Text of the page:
Famous and Beautiful the Khecheopalri Lake

Written by Sudhir Kumar

About Khecheopalri Lake

Khecheopalri Lake, originally known as Kha-Chot-Palri (meaning the heaven of Padmasambhava), is a sacred Lake for both Buddhists and Hindus, which is believed to be a wish fulfilling lake. It is located near Khecheopalri village, 147 kilometres (91 mi) west of Gangtok and 34 kilometres (21 mi) to the northwest of Pelling town in the West Sikkim district of the Northeastern Indian state of Sikkim. The local name for the lake is Sho Dzo Sho, which means “Oh Lady, Sit Here”. The popularly known name of the lake, considering its location is Khecheopalri Lake, ensconced in the midst of the Khechoedpaldri hill, which is also considered a sacred hill.

The lake is an integral part of the much revered valley of “Demazong” meaning valley of rice. This landscape is also known as a land of hidden treasures blessed by Guru Padmasambhava.

The Khecheopalri Lake is also part of Buddhist religious pilgrimage circuit involving the Yuksom, the Dubdi Monastery in Yuksom, Pemayangtse Monastery, the Rabdentse ruins, the Sanga Choeling Monastery, and the Tashiding Monastery.An interesting feature of the lake is that leaves are not allowed to float on the lake, which is ensured by the birds which industriously pick them up as soon as they drop into the lake surface.

The Khecheopalri Lake and the Khangchendzonga National Park are conserved from the biodiversity perspective with ecotourism and pilgrimage as essential off shoots. As a result, their recreational and sacredness values are enhanced.


According to folklore legend related to Sikkim topography, the Khecheopalri is said to represent one of the four plexus of the human body namely, the thorax; the other three plexes are said to be represented by Yuksom (the third eye), Tashiding (head) and Pemayangtse (the heart).

The mythological links to the origin of all the lakes in Sikkim make them sacred and so is the case with the Khecheopalri Lake. Many legends are narrated such as: Guru Padmasambahava preached to sixty-four yoginis here; it is the residing place of the Goddess Tara Jetsun Dolma and the Khecheopalri Lake is her footprint; the lake represents the Goddess Chho Pema; footprints of Macha Zemu Rinpoche are on a stone near the chorten (stupa) near the lake; Hindu god Lord Shiva meditated in Dupukney Cave that is situated above the lake and hence worshipped on “Nag Panchami” day at the lake; a Lepcha girl named Nenjo Asha Lham was blessed by the lake goddess and was gifted with a precious gem which was lost, and it is the belief of the local people that the gem is hidden in the lake; the lake water has curative properties and hence permitted to be used only for performing rites and rituals; and with all these legends, the lake is called a “wish fulfilling lake”.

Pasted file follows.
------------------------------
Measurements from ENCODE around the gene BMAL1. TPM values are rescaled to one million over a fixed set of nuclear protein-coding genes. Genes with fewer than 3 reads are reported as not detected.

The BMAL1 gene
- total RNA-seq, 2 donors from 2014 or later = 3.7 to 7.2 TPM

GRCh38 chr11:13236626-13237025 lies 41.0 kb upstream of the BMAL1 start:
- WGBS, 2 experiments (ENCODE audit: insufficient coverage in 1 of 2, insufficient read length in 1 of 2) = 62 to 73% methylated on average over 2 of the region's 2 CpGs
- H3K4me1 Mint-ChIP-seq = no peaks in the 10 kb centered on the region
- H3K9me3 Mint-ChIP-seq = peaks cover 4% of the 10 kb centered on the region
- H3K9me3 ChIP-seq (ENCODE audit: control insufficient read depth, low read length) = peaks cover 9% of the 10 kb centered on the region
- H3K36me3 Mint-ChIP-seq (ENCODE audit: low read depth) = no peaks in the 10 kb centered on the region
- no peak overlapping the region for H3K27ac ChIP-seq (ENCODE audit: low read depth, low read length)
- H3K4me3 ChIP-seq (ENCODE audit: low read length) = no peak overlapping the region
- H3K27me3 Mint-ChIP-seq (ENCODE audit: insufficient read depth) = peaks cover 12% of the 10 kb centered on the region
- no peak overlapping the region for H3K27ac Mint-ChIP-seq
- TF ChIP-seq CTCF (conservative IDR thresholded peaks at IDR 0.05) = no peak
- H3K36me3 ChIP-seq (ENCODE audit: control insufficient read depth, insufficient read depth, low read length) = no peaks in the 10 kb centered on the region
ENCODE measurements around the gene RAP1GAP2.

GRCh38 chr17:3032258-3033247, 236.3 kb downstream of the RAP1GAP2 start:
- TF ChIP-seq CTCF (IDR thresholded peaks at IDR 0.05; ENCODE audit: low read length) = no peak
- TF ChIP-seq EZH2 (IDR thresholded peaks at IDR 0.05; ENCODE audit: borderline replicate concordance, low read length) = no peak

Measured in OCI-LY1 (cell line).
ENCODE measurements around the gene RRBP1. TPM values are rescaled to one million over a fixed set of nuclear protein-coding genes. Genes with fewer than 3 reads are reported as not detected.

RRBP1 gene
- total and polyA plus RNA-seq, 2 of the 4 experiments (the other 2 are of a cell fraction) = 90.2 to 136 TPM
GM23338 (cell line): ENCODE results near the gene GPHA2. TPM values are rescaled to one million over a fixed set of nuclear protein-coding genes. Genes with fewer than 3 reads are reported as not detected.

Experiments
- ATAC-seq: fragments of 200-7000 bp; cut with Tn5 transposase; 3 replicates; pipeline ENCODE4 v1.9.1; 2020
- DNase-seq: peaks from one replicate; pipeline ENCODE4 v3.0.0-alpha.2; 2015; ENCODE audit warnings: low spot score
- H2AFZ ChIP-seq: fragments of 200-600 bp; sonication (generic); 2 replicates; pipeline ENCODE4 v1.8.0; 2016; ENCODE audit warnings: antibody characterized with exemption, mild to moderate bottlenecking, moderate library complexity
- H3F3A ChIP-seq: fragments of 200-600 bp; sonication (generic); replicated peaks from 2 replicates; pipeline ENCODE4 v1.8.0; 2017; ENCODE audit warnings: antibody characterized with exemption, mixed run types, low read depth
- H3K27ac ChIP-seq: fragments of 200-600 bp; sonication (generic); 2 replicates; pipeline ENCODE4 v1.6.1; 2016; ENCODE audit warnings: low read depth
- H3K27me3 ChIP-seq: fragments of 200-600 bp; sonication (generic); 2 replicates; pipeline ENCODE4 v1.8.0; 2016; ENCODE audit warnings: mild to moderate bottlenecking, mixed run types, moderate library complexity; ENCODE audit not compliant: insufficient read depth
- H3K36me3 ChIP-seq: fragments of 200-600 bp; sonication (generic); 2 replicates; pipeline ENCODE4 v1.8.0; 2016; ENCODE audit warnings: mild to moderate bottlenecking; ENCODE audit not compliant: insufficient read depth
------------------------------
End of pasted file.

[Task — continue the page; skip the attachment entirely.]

The climate prevailing in the lake region is monsoonal. The maximum and minimum temperatures recorded are 24 °C (75 °F) and 4 °C (39 °F).

Flora and fauna


The lake is surrounded by a broad-leaved mixed temperate forest. However, the vegetation in the lake comprises Macrophytes, Phytoplankton and Zooplankton.

Macrophytes comprised Aponogeton monostachyon, Ceratophyllum sp., Monocharia vaginalis, Scirpus sp.